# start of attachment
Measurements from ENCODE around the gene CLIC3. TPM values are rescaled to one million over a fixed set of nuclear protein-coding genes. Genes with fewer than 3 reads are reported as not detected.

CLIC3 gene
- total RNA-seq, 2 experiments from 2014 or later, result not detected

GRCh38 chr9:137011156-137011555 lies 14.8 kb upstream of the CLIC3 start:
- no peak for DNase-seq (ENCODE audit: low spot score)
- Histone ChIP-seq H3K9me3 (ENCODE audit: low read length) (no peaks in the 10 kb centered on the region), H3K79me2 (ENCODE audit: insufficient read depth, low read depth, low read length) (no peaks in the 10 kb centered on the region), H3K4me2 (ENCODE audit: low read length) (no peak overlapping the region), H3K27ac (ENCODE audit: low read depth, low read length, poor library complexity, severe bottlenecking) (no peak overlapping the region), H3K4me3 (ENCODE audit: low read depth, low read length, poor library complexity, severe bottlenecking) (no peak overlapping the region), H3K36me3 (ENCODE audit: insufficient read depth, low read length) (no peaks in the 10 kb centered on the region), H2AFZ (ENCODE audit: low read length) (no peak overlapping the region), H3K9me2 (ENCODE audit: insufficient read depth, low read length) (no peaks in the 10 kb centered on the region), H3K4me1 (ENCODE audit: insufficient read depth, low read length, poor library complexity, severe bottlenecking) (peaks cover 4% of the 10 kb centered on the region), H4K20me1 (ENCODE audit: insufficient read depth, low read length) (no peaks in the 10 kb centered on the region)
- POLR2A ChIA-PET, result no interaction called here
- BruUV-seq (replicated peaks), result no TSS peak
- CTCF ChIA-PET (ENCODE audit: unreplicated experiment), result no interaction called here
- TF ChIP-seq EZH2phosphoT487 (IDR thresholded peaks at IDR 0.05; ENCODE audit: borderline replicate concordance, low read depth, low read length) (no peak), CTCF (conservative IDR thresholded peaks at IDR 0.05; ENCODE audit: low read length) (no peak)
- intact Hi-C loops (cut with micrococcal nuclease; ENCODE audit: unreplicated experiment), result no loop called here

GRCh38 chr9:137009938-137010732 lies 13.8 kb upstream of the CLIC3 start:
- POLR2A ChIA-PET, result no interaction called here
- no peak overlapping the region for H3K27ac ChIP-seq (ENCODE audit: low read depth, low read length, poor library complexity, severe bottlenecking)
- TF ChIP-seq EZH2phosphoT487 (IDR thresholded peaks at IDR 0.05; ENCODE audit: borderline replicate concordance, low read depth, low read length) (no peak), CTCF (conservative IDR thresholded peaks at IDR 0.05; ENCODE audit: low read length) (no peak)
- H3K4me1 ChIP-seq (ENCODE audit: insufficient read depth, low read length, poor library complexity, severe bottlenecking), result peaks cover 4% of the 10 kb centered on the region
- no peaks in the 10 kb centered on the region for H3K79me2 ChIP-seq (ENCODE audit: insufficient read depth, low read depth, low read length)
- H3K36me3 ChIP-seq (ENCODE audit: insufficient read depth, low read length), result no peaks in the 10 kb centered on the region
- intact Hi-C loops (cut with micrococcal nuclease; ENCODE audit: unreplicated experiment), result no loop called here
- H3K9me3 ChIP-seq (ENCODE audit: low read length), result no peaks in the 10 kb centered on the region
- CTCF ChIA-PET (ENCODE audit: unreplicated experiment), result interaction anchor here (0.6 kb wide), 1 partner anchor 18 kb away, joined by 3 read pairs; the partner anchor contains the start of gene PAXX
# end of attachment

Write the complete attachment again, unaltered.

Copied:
Measurements from ENCODE around the gene CLIC3. TPM values are rescaled to one million over a fixed set of nuclear protein-coding genes. Genes with fewer than 3 reads are reported as not detected.

CLIC3 gene
- total RNA-seq, 2 experiments from 2014 or later, result not detected

GRCh38 chr9:137011156-137011555 lies 14.8 kb upstream of the CLIC3 start:
- no peak for DNase-seq (ENCODE audit: low spot score)
- Histone ChIP-seq H3K9me3 (ENCODE audit: low read length) (no peaks in the 10 kb centered on the region), H3K79me2 (ENCODE audit: insufficient read depth, low read depth, low read length) (no peaks in the 10 kb centered on the region), H3K4me2 (ENCODE audit: low read length) (no peak overlapping the region), H3K27ac (ENCODE audit: low read depth, low read length, poor library complexity, severe bottlenecking) (no peak overlapping the region), H3K4me3 (ENCODE audit: low read depth, low read length, poor library complexity, severe bottlenecking) (no peak overlapping the region), H3K36me3 (ENCODE audit: insufficient read depth, low read length) (no peaks in the 10 kb centered on the region), H2AFZ (ENCODE audit: low read length) (no peak overlapping the region), H3K9me2 (ENCODE audit: insufficient read depth, low read length) (no peaks in the 10 kb centered on the region), H3K4me1 (ENCODE audit: insufficient read depth, low read length, poor library complexity, severe bottlenecking) (peaks cover 4% of the 10 kb centered on the region), H4K20me1 (ENCODE audit: insufficient read depth, low read length) (no peaks in the 10 kb centered on the region)
- POLR2A ChIA-PET, result no interaction called here
- BruUV-seq (replicated peaks), result no TSS peak
- CTCF ChIA-PET (ENCODE audit: unreplicated experiment), result no interaction called here
- TF ChIP-seq EZH2phosphoT487 (IDR thresholded peaks at IDR 0.05; ENCODE audit: borderline replicate concordance, low read depth, low read length) (no peak), CTCF (conservative IDR thresholded peaks at IDR 0.05; ENCODE audit: low read length) (no peak)
- intact Hi-C loops (cut with micrococcal nuclease; ENCODE audit: unreplicated experiment), result no loop called here

GRCh38 chr9:137009938-137010732 lies 13.8 kb upstream of the CLIC3 start:
- POLR2A ChIA-PET, result no interaction called here
- no peak overlapping the region for H3K27ac ChIP-seq (ENCODE audit: low read depth, low read length, poor library complexity, severe bottlenecking)
- TF ChIP-seq EZH2phosphoT487 (IDR thresholded peaks at IDR 0.05; ENCODE audit: borderline replicate concordance, low read depth, low read length) (no peak), CTCF (conservative IDR thresholded peaks at IDR 0.05; ENCODE audit: low read length) (no peak)
- H3K4me1 ChIP-seq (ENCODE audit: insufficient read depth, low read length, poor library complexity, severe bottlenecking), result peaks cover 4% of the 10 kb centered on the region
- no peaks in the 10 kb centered on the region for H3K79me2 ChIP-seq (ENCODE audit: insufficient read depth, low read depth, low read length)
- H3K36me3 ChIP-seq (ENCODE audit: insufficient read depth, low read length), result no peaks in the 10 kb centered on the region
- intact Hi-C loops (cut with micrococcal nuclease; ENCODE audit: unreplicated experiment), result no loop called here
- H3K9me3 ChIP-seq (ENCODE audit: low read length), result no peaks in the 10 kb centered on the region
- CTCF ChIA-PET (ENCODE audit: unreplicated experiment), result interaction anchor here (0.6 kb wide), 1 partner anchor 18 kb away, joined by 3 read pairs; the partner anchor contains the start of gene PAXX